The starting point for the project was a straight, rust-free 1984 911 Carrera with the relatively rare M491 option, which is Porsche speak for wider 911 Turbo fenders and a massive rear Turbo spoiler, as well as the Turbo's bigger brakes and better suspension. Kealoha acquired the car from a friend in 2015. The interior had been stripped and the brakes were gone, traded for a Mini Cooper. Oh, and it also had no wheels. On the upside, the odometer showed a scant 47,000 miles and the motor and trans were in solid shape. All in all, it was the perfect blank canvas for a kick-ass backdated 911.
Once he had stripped the Carrera to a bare shell, Kealoha sent it over to Abe Mena at San Diego Rod and Custom for the metal work. The sunroof was filled in and an oil cooler panel fabricated for the front trunk. Mena also filled in the holes for the original door mirrors, the antenna, washer nozzles, rocker trim and fuel filler door in the left front fender. “Abe made the stock short-hood into a long-hood by fabricating a piece of steel, wrapping the edges and welding it in,” says Kealoha. Another person that he attributes to the success of the build is his father-in-law, Benny Flores, who modified the stock fenders to the earlier, long-hood style. Flores also handled the stunning paintwork on the 911. Recently, the long time car builder was on Discovery Channel’s “Lords of the Car Hoards.”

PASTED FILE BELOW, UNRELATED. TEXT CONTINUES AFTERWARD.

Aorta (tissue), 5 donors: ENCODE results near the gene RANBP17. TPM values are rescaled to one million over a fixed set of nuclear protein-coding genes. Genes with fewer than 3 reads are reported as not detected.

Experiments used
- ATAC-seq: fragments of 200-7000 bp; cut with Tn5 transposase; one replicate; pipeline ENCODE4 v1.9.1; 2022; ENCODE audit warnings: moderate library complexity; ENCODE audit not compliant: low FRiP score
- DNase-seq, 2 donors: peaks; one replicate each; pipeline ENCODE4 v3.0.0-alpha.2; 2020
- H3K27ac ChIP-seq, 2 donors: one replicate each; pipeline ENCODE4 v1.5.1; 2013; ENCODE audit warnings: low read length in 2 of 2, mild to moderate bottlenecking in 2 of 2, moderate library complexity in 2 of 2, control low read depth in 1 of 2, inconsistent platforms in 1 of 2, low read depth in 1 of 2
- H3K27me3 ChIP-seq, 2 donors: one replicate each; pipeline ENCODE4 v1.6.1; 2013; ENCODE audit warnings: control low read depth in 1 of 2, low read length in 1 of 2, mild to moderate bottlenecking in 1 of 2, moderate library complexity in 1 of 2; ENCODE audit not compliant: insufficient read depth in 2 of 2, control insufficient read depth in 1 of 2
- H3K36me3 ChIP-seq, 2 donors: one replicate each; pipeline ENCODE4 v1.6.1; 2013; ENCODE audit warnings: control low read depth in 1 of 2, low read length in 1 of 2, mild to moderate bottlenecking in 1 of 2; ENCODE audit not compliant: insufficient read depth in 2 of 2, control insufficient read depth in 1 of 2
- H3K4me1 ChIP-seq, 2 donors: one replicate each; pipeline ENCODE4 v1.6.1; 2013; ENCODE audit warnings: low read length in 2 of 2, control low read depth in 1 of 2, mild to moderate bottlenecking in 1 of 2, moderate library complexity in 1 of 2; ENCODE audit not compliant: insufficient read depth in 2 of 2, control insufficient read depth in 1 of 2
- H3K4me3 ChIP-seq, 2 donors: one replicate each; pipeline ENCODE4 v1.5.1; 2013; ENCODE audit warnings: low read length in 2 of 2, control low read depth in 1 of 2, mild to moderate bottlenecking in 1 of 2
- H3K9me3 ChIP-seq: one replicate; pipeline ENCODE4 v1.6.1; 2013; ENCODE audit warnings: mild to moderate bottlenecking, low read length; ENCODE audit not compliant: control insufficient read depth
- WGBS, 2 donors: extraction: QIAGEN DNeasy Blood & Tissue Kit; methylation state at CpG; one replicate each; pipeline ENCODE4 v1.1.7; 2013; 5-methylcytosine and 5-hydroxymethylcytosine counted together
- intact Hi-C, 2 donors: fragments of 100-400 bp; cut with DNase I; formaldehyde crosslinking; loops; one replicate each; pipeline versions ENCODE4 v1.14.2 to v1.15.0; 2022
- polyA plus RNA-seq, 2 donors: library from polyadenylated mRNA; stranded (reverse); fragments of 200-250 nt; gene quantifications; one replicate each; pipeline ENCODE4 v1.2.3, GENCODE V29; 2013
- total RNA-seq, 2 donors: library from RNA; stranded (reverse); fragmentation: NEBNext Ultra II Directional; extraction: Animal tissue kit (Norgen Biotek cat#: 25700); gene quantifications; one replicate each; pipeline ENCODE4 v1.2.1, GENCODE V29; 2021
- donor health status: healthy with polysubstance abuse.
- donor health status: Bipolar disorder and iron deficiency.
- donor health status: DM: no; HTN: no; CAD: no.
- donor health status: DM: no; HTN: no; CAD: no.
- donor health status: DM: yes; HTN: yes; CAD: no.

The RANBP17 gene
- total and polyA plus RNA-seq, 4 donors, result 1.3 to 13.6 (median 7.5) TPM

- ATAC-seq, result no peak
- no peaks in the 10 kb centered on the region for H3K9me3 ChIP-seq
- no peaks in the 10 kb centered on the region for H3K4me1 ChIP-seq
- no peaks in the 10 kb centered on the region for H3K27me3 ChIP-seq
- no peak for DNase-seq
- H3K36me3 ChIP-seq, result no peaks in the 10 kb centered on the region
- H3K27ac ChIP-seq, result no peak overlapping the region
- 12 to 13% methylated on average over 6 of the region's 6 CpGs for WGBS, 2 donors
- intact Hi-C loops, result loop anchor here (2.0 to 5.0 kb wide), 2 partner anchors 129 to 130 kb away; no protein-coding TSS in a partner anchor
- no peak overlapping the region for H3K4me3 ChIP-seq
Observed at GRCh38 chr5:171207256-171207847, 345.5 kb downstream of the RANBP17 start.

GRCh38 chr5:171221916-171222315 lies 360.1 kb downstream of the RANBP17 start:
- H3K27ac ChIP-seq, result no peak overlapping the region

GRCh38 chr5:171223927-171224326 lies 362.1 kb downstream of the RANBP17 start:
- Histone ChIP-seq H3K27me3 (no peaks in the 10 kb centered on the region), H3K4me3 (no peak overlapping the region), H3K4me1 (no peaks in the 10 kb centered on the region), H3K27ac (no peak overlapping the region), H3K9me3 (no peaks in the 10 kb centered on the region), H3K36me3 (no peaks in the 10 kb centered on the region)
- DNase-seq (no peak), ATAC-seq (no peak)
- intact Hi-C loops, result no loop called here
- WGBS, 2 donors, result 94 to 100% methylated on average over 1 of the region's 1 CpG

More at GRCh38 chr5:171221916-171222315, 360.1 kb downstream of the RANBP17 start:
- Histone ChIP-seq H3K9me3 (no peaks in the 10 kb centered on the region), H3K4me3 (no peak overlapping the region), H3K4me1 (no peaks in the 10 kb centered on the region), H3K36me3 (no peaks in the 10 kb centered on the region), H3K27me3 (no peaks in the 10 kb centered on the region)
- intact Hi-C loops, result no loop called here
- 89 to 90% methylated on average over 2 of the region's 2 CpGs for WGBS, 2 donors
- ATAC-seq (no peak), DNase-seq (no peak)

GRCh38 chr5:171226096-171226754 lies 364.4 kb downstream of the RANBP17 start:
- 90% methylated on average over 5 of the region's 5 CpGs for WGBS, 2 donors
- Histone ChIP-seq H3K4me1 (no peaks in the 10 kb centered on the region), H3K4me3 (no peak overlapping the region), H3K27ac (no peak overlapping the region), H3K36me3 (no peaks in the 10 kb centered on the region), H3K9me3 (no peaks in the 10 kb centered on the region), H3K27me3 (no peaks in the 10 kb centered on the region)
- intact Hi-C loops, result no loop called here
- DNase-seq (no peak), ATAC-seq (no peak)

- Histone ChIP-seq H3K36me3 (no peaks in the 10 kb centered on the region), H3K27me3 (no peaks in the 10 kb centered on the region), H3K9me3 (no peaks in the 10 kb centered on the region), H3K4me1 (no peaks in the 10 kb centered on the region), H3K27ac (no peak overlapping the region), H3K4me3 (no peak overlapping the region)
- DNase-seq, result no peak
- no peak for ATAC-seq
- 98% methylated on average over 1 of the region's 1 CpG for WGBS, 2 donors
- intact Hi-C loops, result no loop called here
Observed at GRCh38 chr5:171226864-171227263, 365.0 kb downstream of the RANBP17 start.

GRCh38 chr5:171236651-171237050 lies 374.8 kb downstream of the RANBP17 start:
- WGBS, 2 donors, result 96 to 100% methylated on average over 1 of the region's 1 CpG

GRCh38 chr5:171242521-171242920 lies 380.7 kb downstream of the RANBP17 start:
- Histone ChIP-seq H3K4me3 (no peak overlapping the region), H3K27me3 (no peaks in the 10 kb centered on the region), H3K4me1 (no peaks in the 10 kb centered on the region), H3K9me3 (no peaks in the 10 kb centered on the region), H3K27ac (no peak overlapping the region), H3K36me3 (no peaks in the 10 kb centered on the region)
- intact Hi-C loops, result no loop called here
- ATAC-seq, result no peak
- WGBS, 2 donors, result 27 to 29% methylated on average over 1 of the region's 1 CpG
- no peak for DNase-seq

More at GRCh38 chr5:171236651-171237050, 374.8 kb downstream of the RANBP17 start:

“He’s been in the car business for over 40 years doing any and everything, including fabrication,” says Kealoha. “But where he really shines is body and paint.” Flores sprayed the Porsche in eye-catching Signal Orange. “If you know where to look you will see the little details that set the car apart from 99-percent of backdated cars.” The front end of the 911 wears a simple but modified 911S-style bumper, with extra cooling vents. Kealoha relocated the fuel filler from the fender to the left of center location on the hood, where he fabricated a beveled opening. “The ducktail decklid and front and rear bumpers were extensively reworked for final fit and finish,” he adds.